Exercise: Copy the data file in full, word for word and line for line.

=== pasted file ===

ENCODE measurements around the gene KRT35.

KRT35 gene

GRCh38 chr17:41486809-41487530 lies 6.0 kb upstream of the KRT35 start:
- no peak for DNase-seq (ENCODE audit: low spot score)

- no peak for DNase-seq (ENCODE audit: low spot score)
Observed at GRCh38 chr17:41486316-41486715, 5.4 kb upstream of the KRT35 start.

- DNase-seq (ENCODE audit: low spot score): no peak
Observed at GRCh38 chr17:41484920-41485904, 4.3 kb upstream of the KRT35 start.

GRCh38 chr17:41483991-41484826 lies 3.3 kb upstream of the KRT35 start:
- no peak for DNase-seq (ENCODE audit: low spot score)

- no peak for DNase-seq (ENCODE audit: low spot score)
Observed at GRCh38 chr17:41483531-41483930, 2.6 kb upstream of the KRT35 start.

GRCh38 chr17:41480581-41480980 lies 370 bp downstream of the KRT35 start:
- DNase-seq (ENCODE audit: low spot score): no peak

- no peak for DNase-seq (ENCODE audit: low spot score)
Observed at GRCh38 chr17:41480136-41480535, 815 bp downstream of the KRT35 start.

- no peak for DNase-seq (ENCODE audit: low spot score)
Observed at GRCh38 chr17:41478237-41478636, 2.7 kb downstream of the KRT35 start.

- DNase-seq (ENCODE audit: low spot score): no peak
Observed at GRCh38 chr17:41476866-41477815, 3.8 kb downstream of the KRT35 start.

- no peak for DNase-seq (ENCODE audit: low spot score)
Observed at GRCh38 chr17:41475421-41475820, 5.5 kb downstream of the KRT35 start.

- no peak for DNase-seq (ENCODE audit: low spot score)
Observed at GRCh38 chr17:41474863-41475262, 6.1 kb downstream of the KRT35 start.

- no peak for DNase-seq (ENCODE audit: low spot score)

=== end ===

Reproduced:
ENCODE measurements around the gene KRT35.

KRT35 gene

GRCh38 chr17:41486809-41487530 lies 6.0 kb upstream of the KRT35 start:
- no peak for DNase-seq (ENCODE audit: low spot score)

- no peak for DNase-seq (ENCODE audit: low spot score)
Observed at GRCh38 chr17:41486316-41486715, 5.4 kb upstream of the KRT35 start.

- DNase-seq (ENCODE audit: low spot score): no peak
Observed at GRCh38 chr17:41484920-41485904, 4.3 kb upstream of the KRT35 start.

GRCh38 chr17:41483991-41484826 lies 3.3 kb upstream of the KRT35 start:
- no peak for DNase-seq (ENCODE audit: low spot score)

- no peak for DNase-seq (ENCODE audit: low spot score)
Observed at GRCh38 chr17:41483531-41483930, 2.6 kb upstream of the KRT35 start.

GRCh38 chr17:41480581-41480980 lies 370 bp downstream of the KRT35 start:
- DNase-seq (ENCODE audit: low spot score): no peak

- no peak for DNase-seq (ENCODE audit: low spot score)
Observed at GRCh38 chr17:41480136-41480535, 815 bp downstream of the KRT35 start.

- no peak for DNase-seq (ENCODE audit: low spot score)
Observed at GRCh38 chr17:41478237-41478636, 2.7 kb downstream of the KRT35 start.

- DNase-seq (ENCODE audit: low spot score): no peak
Observed at GRCh38 chr17:41476866-41477815, 3.8 kb downstream of the KRT35 start.

- no peak for DNase-seq (ENCODE audit: low spot score)
Observed at GRCh38 chr17:41475421-41475820, 5.5 kb downstream of the KRT35 start.

- no peak for DNase-seq (ENCODE audit: low spot score)
Observed at GRCh38 chr17:41474863-41475262, 6.1 kb downstream of the KRT35 start.

- no peak for DNase-seq (ENCODE audit: low spot score)